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Pleasantville police will most likely be wearing body cams by 2024 after the Village Board authorized Chief Erik Grutzner last week to accept a $20,000 state grant.
The grant, from the New York State Division of Criminal Justice Services, will partially pay for cameras for the department’s 22 officers when they are on duty.
“We are looking at the initial upkeep and there are different companies out there,” Grutzner said.
The body-worn cameras, or BWCs, cost about $800 each. The initial outlay for the cameras and cloud storage fees is expected to be about $40,000.
Grutzner said most body cam vendors offer bundled packages that include automatic software upgrades, charging stations, operating licenses and unlimited cloud storage needed to maintain video footage to be used as evidence, if needed. Storage, maintenance and licensing will be recurring expenses each year.
“It’s more effective for each officer to have their own camera, which is recommended for accountability,” Grutzner said. “We can expect to have body cams for each officer, especially the patrol officers.”
Grutzner told the board that the issue of law enforcement use of body cameras was raised during the public police reform meetings mandated by former governor Andrew Cuomo in 2020 and 2021 in response to the killing of George Floyd by a Minneapolis police officer. Cuomo’s executive order required local police agencies to comprehensively review policies, procedures and practices.
Among the final recommendations resulting from the Pleasantville police reform meetings was to research the cost and maintenance of body cameras. Grutzner said the cameras would clarify incidents by recording unbiased versions of events.
“Our point of view is we’ve had a number of incidents that have occurred that rise to the level of concern and where we have two conflicting stories,” he said.
According to the National Institute of Justice, nearly half of law enforcement agencies in the United States now use body-worn cameras. The seven states mandating their use are Colorado, Connecticut, Illinois, Maryland, New Jersey, New Mexico and South Carolina.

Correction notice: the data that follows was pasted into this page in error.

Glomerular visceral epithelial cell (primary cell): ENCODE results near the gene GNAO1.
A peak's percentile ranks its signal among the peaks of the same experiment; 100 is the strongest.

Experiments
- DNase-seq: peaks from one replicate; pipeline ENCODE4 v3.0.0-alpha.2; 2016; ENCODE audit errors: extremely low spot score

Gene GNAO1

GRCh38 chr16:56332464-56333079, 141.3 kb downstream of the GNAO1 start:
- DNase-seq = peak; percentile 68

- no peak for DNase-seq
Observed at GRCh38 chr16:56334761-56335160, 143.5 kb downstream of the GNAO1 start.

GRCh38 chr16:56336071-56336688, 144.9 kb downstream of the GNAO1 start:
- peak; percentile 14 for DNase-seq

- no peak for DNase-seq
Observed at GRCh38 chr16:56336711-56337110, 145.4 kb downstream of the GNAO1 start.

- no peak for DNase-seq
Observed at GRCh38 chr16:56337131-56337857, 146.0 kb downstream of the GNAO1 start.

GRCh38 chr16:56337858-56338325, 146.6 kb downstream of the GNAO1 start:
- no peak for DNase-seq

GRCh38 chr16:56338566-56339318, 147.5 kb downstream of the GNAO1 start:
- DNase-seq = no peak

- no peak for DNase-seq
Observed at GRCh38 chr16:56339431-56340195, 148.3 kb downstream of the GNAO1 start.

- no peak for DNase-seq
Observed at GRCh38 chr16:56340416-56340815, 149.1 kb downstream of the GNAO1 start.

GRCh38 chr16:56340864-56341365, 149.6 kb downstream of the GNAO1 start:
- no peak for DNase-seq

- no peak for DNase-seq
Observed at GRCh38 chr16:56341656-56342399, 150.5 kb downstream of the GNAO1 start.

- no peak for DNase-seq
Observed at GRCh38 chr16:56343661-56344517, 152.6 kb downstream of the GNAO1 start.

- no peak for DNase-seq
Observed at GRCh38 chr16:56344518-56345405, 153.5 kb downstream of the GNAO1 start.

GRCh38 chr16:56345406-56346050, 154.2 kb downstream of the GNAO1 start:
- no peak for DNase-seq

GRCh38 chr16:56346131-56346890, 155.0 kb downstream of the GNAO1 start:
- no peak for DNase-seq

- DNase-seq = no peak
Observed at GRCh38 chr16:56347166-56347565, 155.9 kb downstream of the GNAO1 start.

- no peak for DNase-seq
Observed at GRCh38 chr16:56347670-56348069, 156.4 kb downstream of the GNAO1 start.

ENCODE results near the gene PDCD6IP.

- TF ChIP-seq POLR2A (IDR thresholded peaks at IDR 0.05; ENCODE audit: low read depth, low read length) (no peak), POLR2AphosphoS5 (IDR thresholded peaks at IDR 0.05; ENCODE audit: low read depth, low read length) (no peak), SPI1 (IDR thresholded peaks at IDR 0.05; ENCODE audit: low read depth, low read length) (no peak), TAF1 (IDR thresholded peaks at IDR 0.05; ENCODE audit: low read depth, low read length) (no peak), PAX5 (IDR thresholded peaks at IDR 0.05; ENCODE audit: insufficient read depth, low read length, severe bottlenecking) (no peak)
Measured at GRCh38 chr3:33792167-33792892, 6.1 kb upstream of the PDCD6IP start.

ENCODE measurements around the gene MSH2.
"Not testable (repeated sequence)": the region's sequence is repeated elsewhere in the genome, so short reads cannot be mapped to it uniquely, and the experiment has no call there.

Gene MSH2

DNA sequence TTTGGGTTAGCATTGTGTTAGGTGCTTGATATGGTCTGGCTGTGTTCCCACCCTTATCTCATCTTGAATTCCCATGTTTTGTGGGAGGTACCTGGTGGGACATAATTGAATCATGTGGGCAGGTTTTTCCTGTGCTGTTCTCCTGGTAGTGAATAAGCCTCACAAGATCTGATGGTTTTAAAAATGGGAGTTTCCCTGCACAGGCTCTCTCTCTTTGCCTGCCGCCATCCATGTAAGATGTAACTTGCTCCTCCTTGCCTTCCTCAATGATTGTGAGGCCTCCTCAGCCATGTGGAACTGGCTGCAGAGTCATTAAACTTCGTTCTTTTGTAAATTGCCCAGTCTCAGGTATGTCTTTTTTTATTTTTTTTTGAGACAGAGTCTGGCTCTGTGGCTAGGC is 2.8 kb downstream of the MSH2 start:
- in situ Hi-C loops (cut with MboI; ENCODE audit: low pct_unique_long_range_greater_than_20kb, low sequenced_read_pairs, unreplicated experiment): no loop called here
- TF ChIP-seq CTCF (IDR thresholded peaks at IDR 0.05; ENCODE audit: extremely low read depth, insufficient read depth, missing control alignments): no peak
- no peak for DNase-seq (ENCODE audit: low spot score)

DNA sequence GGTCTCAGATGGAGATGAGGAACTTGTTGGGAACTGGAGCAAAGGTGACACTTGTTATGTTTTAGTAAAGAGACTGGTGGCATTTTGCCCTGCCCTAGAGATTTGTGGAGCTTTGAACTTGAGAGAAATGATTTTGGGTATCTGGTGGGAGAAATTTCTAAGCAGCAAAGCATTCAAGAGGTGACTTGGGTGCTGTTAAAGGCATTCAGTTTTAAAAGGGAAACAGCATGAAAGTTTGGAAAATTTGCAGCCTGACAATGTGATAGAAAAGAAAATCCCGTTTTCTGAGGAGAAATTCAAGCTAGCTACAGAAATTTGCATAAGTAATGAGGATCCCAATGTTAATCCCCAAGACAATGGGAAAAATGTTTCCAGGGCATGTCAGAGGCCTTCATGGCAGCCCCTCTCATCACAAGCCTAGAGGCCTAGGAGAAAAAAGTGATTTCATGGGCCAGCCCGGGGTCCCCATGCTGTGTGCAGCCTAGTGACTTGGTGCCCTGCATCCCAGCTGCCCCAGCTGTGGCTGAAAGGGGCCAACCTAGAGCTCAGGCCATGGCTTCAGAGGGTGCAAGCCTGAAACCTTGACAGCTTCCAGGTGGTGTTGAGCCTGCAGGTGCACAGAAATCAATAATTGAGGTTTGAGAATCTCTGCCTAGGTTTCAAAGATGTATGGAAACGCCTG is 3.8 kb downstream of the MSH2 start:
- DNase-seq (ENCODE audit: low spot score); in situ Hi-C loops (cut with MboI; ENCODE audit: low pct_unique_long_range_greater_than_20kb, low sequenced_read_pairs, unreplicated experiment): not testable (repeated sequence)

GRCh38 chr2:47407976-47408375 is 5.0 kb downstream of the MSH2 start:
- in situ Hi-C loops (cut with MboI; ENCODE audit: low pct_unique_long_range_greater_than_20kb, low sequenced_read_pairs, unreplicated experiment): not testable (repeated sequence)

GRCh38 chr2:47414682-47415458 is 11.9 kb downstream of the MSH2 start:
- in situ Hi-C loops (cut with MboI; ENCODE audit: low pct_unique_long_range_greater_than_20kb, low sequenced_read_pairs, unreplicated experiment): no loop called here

In 2016, the Greenburgh, Ossining and Peekskill police departments were among the first municipalities in Westchester County to start a BWC program for their officers. Westchester County started its program in 2018.
In June 2020, Cuomo signed legislation requiring all state police troopers to wear body cameras while on patrol. The following year the state police rolled out a BWC program, and today body cams are being worn by roughly 3,000 troopers statewide.
In 2021, the New Rochelle Police Department introduced body cams for 80 of its officers. Today BWCs are worn by all New Rochelle officers, detectives and supervisors assigned to street duty. That same year the Yorktown Police Department purchased 37 body cameras for its officers.
Arguments favoring body cams are that they protect police officers and citizens against false accusations, claims of misconduct or abuse while increasing transparency and accountability of officers. The cameras may also help prevent and de-escalate confrontational situations between officers and civilians.
But for many small departments such as Pleasantville, the cameras’ expense is a challenge. Other criticisms are that the cameras invade citizen privacy and expose victims.
For now, the Pleasantville Police Department is taking the steps to acquire body cams.
“I view it as something we need to do,” said Mayor Peter Scherer. “It will be part of the budget process to consider. Taking this step is important and also inevitable. At some date and time every department will have this.”
Abby is a local journalist who has reported on breaking news for more than 20 years. She currently covers community issues in The Examiner as a full-time reporter and has written for the paper since its inception in 2007. Read more from Abby’s editor-author bio here. Read Abbys’s archived work here: https://www.theexaminernews.com/author/ab-lub2019/